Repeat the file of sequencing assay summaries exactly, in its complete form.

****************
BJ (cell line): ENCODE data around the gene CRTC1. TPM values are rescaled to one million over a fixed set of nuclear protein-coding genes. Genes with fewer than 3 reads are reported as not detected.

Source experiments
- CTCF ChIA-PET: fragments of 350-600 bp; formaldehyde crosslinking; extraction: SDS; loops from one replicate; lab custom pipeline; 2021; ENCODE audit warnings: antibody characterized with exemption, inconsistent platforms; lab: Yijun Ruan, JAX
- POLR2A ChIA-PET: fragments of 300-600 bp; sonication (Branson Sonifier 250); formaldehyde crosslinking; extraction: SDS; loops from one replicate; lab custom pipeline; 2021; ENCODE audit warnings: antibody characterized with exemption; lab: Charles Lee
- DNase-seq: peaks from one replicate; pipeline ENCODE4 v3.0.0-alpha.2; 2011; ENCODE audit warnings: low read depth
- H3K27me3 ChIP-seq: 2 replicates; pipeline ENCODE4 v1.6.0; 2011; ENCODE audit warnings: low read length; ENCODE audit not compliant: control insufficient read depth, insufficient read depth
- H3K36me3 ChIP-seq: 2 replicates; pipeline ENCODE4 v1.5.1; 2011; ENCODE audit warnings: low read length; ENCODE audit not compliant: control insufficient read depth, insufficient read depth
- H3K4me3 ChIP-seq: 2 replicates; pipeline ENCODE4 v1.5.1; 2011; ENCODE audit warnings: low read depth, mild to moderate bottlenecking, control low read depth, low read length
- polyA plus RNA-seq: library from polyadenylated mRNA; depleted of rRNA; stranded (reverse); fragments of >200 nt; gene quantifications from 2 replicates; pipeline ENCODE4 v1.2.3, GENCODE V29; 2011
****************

BJ (cell line): ENCODE data around the gene CRTC1. TPM values are rescaled to one million over a fixed set of nuclear protein-coding genes. Genes with fewer than 3 reads are reported as not detected.

Source experiments
- CTCF ChIA-PET: fragments of 350-600 bp; formaldehyde crosslinking; extraction: SDS; loops from one replicate; lab custom pipeline; 2021; ENCODE audit warnings: antibody characterized with exemption, inconsistent platforms; lab: Yijun Ruan, JAX
- POLR2A ChIA-PET: fragments of 300-600 bp; sonication (Branson Sonifier 250); formaldehyde crosslinking; extraction: SDS; loops from one replicate; lab custom pipeline; 2021; ENCODE audit warnings: antibody characterized with exemption; lab: Charles Lee
- DNase-seq: peaks from one replicate; pipeline ENCODE4 v3.0.0-alpha.2; 2011; ENCODE audit warnings: low read depth
- H3K27me3 ChIP-seq: 2 replicates; pipeline ENCODE4 v1.6.0; 2011; ENCODE audit warnings: low read length; ENCODE audit not compliant: control insufficient read depth, insufficient read depth
- H3K36me3 ChIP-seq: 2 replicates; pipeline ENCODE4 v1.5.1; 2011; ENCODE audit warnings: low read length; ENCODE audit not compliant: control insufficient read depth, insufficient read depth
- H3K4me3 ChIP-seq: 2 replicates; pipeline ENCODE4 v1.5.1; 2011; ENCODE audit warnings: low read depth, mild to moderate bottlenecking, control low read depth, low read length
- polyA plus RNA-seq: library from polyadenylated mRNA; depleted of rRNA; stranded (reverse); fragments of >200 nt; gene quantifications from 2 replicates; pipeline ENCODE4 v1.2.3, GENCODE V29; 2011